“Not everything in the garden is rosy, but there are definitely signs that some things are better than they were six months ago.”

Establishing a willingness to work closely together and collaborate on common goals is a good place to start and will hopefully allow some of the festering mistrust to dissipate. New voices and a new approach can make all the difference in situations like these, and it will be crucial that this spirit of co-operation is maintained as firms battle the current economic headwinds, not to mention the numerous pieces of regulation coming their way.

There will certainly be plenty of competing interests jostling for the attention of Mr Yousaf in the coming months.

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In the tourism industry, which was especially badly hit by the pandemic, concern has been expressed over the First Minister’s plans for easing the country’s housing shortage by changing the way second and empty homes are taxed.

The measures could give councils the power to double the full rate of council tax on second homes from April 2024 by bringing them into line with long-term empty homes. Views are also being sought on whether there should be changes to the definition of when a property offering self-catering accommodation becomes liable for business rates.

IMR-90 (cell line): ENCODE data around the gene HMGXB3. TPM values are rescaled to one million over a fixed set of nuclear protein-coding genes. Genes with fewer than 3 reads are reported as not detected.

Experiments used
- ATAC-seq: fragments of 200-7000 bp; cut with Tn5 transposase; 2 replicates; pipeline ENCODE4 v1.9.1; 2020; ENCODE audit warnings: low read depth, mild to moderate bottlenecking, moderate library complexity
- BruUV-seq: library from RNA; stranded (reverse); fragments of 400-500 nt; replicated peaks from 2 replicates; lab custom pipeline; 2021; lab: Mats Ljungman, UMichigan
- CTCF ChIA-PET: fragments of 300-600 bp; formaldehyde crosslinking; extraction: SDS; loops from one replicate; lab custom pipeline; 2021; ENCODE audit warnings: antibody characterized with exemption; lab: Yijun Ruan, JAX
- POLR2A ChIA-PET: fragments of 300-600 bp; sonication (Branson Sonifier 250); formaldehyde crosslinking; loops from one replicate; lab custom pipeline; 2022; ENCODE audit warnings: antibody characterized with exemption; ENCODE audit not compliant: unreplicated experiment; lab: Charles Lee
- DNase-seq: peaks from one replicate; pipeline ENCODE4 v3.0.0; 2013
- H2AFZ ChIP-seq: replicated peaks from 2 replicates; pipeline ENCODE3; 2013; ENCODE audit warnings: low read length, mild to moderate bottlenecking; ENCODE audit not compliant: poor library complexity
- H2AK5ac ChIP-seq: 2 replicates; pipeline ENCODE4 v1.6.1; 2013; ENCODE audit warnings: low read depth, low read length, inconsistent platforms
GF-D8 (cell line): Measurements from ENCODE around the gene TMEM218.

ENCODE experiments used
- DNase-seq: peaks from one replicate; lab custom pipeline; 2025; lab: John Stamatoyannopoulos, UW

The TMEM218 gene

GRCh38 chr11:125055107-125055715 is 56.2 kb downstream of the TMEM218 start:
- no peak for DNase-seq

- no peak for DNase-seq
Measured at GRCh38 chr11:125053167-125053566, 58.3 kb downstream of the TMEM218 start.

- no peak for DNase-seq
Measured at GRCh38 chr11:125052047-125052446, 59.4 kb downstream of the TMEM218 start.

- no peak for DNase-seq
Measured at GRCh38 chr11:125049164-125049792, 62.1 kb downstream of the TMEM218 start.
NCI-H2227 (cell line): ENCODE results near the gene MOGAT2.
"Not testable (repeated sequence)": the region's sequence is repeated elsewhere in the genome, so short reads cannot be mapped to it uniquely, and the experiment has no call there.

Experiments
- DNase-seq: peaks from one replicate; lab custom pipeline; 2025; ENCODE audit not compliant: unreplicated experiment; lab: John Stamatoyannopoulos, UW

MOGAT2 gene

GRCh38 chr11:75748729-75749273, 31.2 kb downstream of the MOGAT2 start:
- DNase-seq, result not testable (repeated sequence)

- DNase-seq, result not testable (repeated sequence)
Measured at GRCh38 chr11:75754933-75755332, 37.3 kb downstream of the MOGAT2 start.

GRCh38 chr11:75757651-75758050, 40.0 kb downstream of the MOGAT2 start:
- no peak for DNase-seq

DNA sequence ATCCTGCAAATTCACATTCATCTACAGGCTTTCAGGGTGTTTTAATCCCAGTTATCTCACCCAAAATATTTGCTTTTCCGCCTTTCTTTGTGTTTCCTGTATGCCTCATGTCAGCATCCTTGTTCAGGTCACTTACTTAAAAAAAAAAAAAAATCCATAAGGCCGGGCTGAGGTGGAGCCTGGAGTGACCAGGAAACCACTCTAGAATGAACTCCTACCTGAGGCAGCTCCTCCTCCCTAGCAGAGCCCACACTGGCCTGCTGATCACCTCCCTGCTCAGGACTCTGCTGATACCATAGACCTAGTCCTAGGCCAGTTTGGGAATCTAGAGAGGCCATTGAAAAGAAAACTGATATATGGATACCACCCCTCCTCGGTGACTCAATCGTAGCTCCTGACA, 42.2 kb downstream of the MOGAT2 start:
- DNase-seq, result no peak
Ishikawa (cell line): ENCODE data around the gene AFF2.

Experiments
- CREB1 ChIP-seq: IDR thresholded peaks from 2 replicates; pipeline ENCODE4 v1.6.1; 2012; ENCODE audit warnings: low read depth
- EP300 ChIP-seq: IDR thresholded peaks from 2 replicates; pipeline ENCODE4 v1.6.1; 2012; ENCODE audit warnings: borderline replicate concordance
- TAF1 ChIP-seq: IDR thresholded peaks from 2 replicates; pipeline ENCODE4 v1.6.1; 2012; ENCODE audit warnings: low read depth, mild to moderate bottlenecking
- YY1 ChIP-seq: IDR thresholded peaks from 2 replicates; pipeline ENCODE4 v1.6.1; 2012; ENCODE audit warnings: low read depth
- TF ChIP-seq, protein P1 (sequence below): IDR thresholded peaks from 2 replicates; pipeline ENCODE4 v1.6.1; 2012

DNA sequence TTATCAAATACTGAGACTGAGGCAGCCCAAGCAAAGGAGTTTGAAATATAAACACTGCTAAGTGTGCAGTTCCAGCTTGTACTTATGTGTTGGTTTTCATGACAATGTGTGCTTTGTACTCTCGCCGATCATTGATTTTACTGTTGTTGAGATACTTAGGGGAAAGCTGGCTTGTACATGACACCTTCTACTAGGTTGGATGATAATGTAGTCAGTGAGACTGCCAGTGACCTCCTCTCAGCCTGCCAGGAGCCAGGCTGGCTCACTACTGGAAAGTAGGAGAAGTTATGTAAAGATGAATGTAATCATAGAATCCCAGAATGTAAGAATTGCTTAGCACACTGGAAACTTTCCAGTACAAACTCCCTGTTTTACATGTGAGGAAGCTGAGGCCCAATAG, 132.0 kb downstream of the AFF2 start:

The proposals come as short-let operators prepare for a new licensing regime that is due to be introduced in October, and it is fair to say not everyone in the tourism industry is impressed.

“It seems extraordinary that people seem unable to grasp the difference between a second home and a self-catering business,” said Fiona Campbell, chief executive of the Association of Scotland’s Self-Caterers.

“They are totally different things and should not be treated the same. Self-catering businesses provide social and economic benefits for communities and local economies. Second homes lie empty for much of the year, providing no benefits whatsoever.”

The Scottish Retail Consortium, meanwhile, is looking for Mr Yousaf to ensure his administration fulfils a specific pledge on business rates made in the SNP’s 2021 election manifesto.

The retail group wants the Scottish Government to stick to its commitment to restore parity with England with regard to the higher property rate, which is applied to non-domestic properties with a rateable value of £100,000 or more in Scotland. This was a recommendation initially made by the Barclay review of business rates in Scotland in 2017.

The Scottish Government said this week that a consultative sub-group to the new deal for business group would be established to advise on further enhancements to the non-domestic rates system, following the final implementation of the Barclay review.

A ministerial statement on the delivery of the Barclay report is due to be made in the Scottish Parliament today.

This, along with how Mr Yousaf and his ministers respond to concerns about other new regulations his administration is introducing, will be closely watched by the business community.